There have been no shortage of great warrior societies in history, including the Romans, Mongols, Macedonians, and Vikings, and the list goes on. Yet one humble city in particular, nestled in a valley near the Eurotas River in the Greek region of the Peloponnese and once ridiculed as little more than a cluster of villages inhabited by uncouth shepherds, produced the most famous warrior elite the world has ever known.
The most unique city-state in ancient Greece was Sparta, which continues to fascinate contemporary society. It is not entirely clear why Sparta placed such a great emphasis on having a militaristic society, but the result was that military fitness was a preoccupation from birth. If a Spartan baby did not appear physically fit at birth, it was left to die. Spartan children underwent military training around the age of seven years old, and every male had to join the army around the age of 18.
The Spartans, whose carefully constructed approach to warfare and - there is no other word for it - Spartan way of life, earned the grudging admiration of all of Greece and succeeded in establishing themselves in the years following the reforms of the semi-legendary ruler Lycurgus as the greatest military force in all of Hellas. Athens might have the mightiest fleet and the greatest cadre of philosophers and dramatists, Thessaly might have had the most vaunted cavalry, and the great city-states of Argos, Thebes, and Corinth all had their own claims to fame, but on the battlefield the Spartan phalanx stood without peer. So feared were they in Greece that their very appearance on the battlefield could cause entire enemy armies to flee in terror, and in one of history's most famous battles, 300 Spartan warriors headed a combined Greek force which held off the hundreds of thousands of Persian warriors of Xerxes' invading army for three days at Thermopylae, inflicting an estimated 20,000 casualties upon them before dying to the last man rather than retreating.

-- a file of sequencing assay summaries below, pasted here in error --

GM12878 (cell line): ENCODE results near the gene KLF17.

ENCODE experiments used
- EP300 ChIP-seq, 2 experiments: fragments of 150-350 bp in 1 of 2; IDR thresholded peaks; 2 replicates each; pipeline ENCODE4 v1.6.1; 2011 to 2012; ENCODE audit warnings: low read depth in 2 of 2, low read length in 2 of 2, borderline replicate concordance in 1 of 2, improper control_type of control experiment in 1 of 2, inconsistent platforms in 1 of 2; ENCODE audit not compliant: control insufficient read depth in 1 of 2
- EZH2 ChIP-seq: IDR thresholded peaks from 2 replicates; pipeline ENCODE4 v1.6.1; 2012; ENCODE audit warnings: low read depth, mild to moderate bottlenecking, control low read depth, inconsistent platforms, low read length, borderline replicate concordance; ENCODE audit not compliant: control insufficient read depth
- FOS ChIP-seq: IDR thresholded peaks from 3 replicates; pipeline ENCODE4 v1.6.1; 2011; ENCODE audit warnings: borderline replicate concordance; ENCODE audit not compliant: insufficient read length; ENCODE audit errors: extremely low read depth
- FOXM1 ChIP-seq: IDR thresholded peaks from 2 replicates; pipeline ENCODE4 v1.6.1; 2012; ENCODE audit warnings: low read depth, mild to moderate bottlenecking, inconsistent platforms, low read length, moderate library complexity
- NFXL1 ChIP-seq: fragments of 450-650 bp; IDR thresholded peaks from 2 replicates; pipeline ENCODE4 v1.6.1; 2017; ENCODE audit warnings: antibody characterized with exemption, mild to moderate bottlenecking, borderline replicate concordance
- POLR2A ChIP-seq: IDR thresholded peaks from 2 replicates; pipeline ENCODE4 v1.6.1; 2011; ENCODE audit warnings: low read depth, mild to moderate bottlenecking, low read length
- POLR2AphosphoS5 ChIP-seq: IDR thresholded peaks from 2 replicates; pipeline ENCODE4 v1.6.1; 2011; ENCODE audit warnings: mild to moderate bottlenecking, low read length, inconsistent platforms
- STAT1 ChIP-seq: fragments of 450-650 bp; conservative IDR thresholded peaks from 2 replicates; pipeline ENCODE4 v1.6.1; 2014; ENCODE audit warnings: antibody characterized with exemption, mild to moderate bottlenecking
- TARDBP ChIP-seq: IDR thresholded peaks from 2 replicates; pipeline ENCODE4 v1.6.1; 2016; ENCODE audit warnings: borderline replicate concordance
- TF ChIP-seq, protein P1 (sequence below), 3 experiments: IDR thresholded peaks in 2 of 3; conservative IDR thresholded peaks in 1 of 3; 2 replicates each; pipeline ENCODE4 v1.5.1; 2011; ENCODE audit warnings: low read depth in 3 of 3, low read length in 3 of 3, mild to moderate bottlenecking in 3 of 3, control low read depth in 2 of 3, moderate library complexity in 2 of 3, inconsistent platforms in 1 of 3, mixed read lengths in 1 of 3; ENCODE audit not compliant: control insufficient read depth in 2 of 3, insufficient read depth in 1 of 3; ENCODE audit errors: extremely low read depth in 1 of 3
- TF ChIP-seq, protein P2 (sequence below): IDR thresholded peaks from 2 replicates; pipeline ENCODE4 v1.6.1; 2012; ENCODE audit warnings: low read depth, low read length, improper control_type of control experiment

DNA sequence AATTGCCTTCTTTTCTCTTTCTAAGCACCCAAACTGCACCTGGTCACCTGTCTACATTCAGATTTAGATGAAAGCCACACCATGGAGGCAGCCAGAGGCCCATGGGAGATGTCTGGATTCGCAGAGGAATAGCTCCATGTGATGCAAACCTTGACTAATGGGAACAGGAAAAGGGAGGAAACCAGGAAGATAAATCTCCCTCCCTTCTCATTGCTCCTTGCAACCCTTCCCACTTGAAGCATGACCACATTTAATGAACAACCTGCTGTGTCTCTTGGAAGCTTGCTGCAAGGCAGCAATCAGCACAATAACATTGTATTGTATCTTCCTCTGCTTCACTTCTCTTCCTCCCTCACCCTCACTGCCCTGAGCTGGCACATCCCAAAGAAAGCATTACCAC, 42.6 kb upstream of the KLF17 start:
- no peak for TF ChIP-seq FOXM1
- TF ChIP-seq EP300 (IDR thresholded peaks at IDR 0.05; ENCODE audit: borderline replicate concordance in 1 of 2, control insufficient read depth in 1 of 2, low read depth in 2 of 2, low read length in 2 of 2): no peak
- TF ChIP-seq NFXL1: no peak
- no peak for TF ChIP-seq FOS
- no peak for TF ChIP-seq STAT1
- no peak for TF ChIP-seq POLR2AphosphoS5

Sparta will forever be known for its military prowess, but they had lives off the battlefield as well, and their way of life was also unique. For example, Spartan females were formally educated, which was a rarity among the city-states, and the Spartan way of life was entirely dependent on a class of indentured servants known as the helots. Yet the Laws of Lycurgus, which ordered all Spartans to disregard art (with the exception of song, which the Spartans prized, and some forms of music and poetry), to distrust philosophy, and to abhor excess in all things, were designed to create the perfect warrior society, and they did. As a result, the Spartans became notorious for "Laconic phrases."
©2016 Charles River Editors (P)2016 Charles River Editors